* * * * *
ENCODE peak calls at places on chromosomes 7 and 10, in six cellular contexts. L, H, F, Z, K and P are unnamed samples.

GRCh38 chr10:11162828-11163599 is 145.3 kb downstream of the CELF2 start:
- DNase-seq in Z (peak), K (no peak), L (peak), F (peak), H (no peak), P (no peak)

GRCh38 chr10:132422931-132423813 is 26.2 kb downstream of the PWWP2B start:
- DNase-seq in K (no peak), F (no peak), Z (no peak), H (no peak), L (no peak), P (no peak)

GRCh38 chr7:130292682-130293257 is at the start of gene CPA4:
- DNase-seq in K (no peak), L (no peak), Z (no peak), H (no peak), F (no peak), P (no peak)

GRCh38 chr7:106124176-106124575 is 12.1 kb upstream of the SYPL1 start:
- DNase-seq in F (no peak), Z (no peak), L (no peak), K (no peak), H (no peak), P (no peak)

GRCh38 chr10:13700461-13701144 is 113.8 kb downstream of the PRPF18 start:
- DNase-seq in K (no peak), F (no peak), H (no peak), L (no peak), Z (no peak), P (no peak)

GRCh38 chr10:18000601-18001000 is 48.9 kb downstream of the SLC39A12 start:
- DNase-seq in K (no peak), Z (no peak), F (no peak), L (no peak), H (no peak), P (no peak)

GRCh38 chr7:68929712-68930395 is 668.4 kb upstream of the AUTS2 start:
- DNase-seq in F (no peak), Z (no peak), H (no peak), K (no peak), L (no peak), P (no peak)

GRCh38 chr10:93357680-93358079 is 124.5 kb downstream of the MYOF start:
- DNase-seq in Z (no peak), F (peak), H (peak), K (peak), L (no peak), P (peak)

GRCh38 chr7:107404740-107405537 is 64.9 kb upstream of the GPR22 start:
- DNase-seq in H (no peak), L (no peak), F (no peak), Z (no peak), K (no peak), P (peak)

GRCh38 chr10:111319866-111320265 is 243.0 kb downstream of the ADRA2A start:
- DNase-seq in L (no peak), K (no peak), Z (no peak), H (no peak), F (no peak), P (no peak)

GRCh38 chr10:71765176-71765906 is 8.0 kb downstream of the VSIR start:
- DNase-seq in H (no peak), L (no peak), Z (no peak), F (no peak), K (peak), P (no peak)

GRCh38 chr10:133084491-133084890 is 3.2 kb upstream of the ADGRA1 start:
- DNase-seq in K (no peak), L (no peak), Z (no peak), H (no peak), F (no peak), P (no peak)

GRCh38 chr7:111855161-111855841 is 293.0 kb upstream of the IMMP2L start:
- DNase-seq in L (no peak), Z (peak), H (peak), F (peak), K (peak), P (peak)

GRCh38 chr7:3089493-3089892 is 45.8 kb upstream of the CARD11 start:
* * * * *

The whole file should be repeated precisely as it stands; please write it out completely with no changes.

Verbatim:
ENCODE peak calls at places on chromosomes 7 and 10, in six cellular contexts. L, H, F, Z, K and P are unnamed samples.

GRCh38 chr10:11162828-11163599 is 145.3 kb downstream of the CELF2 start:
- DNase-seq in Z (peak), K (no peak), L (peak), F (peak), H (no peak), P (no peak)

GRCh38 chr10:132422931-132423813 is 26.2 kb downstream of the PWWP2B start:
- DNase-seq in K (no peak), F (no peak), Z (no peak), H (no peak), L (no peak), P (no peak)

GRCh38 chr7:130292682-130293257 is at the start of gene CPA4:
- DNase-seq in K (no peak), L (no peak), Z (no peak), H (no peak), F (no peak), P (no peak)

GRCh38 chr7:106124176-106124575 is 12.1 kb upstream of the SYPL1 start:
- DNase-seq in F (no peak), Z (no peak), L (no peak), K (no peak), H (no peak), P (no peak)

GRCh38 chr10:13700461-13701144 is 113.8 kb downstream of the PRPF18 start:
- DNase-seq in K (no peak), F (no peak), H (no peak), L (no peak), Z (no peak), P (no peak)

GRCh38 chr10:18000601-18001000 is 48.9 kb downstream of the SLC39A12 start:
- DNase-seq in K (no peak), Z (no peak), F (no peak), L (no peak), H (no peak), P (no peak)

GRCh38 chr7:68929712-68930395 is 668.4 kb upstream of the AUTS2 start:
- DNase-seq in F (no peak), Z (no peak), H (no peak), K (no peak), L (no peak), P (no peak)

GRCh38 chr10:93357680-93358079 is 124.5 kb downstream of the MYOF start:
- DNase-seq in Z (no peak), F (peak), H (peak), K (peak), L (no peak), P (peak)

GRCh38 chr7:107404740-107405537 is 64.9 kb upstream of the GPR22 start:
- DNase-seq in H (no peak), L (no peak), F (no peak), Z (no peak), K (no peak), P (peak)

GRCh38 chr10:111319866-111320265 is 243.0 kb downstream of the ADRA2A start:
- DNase-seq in L (no peak), K (no peak), Z (no peak), H (no peak), F (no peak), P (no peak)

GRCh38 chr10:71765176-71765906 is 8.0 kb downstream of the VSIR start:
- DNase-seq in H (no peak), L (no peak), Z (no peak), F (no peak), K (peak), P (no peak)

GRCh38 chr10:133084491-133084890 is 3.2 kb upstream of the ADGRA1 start:
- DNase-seq in K (no peak), L (no peak), Z (no peak), H (no peak), F (no peak), P (no peak)

GRCh38 chr7:111855161-111855841 is 293.0 kb upstream of the IMMP2L start:
- DNase-seq in L (no peak), Z (peak), H (peak), F (peak), K (peak), P (peak)

GRCh38 chr7:3089493-3089892 is 45.8 kb upstream of the CARD11 start: